If you’re anything like us, deciding to ditch hair dye and go gray is a huge decision. We all want to embrace the aging process, but there’s something bittersweet about saying goodbye to the color you’ve known for decades to welcome a new era of silver strands. And once you’ve made that monumental decision, you’re left with countless maintenance questions. How do I mix my gray hair with my colored hair? Should I adopt a new hair routine? And, more immediately, how do I transition to all-gray hair without having that tricky step between two different colors? To answer that last question, we spoke to hairstylists to get their expert tips on how to go gray easily. Read on to find out all your options for growing out your gray hair.
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If you want to grow out your gray hair, there are three ways to do it, depending on Gregory Patterson, celebrity hairstylist and color and styling expert for Sally Beauty. You can blend your grays using dye, go for a major haircut, or grow your grays out naturally and take the steps in between.
If you choose to just let your gray hair grow out, here’s what you can expect. “Hair typically grows half an inch per month, so you can do the math and figure out how long it will take to grow all your hair,” explains Jessica Walker, hairstylist and salon owner J Walker Salon Group. “You should always get a haircut every four to six weeks to trim the ends.” This will keep hair strong and healthy and minimize the difference between your roots and ends. Every time you go to take a picture, you get closer to being completely gray.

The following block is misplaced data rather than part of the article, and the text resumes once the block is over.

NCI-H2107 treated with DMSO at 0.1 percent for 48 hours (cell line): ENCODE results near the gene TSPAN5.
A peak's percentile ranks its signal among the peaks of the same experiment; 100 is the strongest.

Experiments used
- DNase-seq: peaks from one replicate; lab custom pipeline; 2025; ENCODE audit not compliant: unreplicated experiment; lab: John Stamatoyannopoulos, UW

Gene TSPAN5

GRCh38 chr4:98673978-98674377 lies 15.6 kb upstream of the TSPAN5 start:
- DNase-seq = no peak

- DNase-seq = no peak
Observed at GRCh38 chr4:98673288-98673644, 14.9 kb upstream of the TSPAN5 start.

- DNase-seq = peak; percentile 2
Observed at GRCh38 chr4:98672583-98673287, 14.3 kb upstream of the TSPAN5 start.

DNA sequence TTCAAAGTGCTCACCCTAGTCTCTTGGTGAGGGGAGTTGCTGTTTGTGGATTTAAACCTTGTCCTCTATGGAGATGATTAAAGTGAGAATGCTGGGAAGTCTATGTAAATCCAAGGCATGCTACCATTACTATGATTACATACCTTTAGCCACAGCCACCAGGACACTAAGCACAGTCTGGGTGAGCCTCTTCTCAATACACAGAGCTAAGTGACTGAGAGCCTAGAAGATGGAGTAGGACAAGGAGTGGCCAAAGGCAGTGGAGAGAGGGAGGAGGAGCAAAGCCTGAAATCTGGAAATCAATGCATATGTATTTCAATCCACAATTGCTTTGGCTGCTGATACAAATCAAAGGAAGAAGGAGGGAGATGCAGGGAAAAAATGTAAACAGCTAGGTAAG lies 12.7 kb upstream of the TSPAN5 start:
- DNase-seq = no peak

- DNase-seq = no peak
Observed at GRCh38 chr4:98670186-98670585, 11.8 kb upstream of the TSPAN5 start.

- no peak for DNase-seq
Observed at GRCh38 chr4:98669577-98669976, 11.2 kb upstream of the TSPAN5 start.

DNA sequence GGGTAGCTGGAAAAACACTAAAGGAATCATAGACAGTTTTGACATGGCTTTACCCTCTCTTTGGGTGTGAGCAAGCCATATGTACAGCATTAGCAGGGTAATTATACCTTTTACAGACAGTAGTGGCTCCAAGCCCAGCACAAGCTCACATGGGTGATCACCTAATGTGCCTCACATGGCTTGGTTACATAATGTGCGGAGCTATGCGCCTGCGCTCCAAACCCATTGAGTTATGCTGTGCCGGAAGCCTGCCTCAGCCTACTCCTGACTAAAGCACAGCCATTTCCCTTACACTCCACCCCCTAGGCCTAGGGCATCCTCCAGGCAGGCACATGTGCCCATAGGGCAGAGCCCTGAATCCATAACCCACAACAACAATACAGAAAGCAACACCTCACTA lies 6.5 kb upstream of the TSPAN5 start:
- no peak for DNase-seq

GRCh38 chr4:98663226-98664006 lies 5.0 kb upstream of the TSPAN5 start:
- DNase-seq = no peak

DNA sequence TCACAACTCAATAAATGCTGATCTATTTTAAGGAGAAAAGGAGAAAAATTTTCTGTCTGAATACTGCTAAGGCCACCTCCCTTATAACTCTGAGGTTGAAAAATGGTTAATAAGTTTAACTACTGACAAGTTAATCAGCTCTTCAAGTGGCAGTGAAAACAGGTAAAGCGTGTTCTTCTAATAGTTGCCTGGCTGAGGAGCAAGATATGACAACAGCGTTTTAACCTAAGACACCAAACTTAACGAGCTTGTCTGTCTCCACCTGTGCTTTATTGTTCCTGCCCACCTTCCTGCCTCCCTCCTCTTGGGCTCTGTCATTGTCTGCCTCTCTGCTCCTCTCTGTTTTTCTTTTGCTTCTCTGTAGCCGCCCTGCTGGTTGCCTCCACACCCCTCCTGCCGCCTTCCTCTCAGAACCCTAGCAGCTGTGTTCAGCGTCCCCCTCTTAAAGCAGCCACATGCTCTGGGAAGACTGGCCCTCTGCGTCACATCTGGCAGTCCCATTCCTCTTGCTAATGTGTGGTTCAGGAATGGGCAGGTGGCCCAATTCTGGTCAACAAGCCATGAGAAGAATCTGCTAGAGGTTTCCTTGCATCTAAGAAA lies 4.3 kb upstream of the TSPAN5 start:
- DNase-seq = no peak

There are several ways to use dye to bleach your hair over time. One method suggested by Walker is to use an ash highlight to blend the difference between the gray roots and your color. “It can be very effective during the transition process,” she says. As your grays grow, you can add fewer and fewer highlights until you don’t need them at all.
Comfortable with rapid change? You can also dye your hair to match your incoming gray roots, says Allyson Carter, hairstylist and editor of Hair Spies. “If you don’t want to go all the way, you can just add lowlights or highlights to help blend in with the grays,” she adds. Whatever you choose, using color during this time will save you from having a hard line between your color and your gray roots.
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If you don’t want to deal with color or a tough growing season, you have one option: a haircut. “Cut out the adult color and start over with your new gray look,” says Patterson. Of course, you may not be able to eliminate all of your grays at once, but you can work with your stylist to come up with a plan to cut them over time in a way that suits your face shape.
Whether you decide to go gray by growing your hair out naturally, coloring it, or cutting it, you’ll want to use a toner throughout the process to ensure an immaculate shade. “Tone control color care will be invaluable in maintaining your unique shade of gray,” says Patterson. “Grey hair can turn green from water and mineral deposits in our shower, or turn yellow from styling and oxidation. Stay on top with shampoos, conditioners, or even shine drops that deposit pigments that you can add directly to your current conditioner of choice.” Your hairstylist will be able to recommend a product for your specific needs.
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Because gray hair tends to be more brittle than naturally pigmented hair, you’ll want to keep it as healthy as possible during the growth period. This will make it look great and might even speed up the middle stages.
For starters, every stylist we spoke to encouraged the use of heat protectants. “Heat protection is important — against the sun’s rays and any heat styling you might do,” says Patterson. “Without it, you risk your locks becoming dull and yellow.” You should use a spray and can also protect your hair from the sun by using accessories like hats and bandanas.
Finally, your gray hair will need more hydration than ever. A moisturizing shampoo and conditioner can do wonders in this area. You can also try a moisturizing hair mask for extra pep. As your gray hair grows, it will be hydrated, healthy, and ready to enter its next color stage.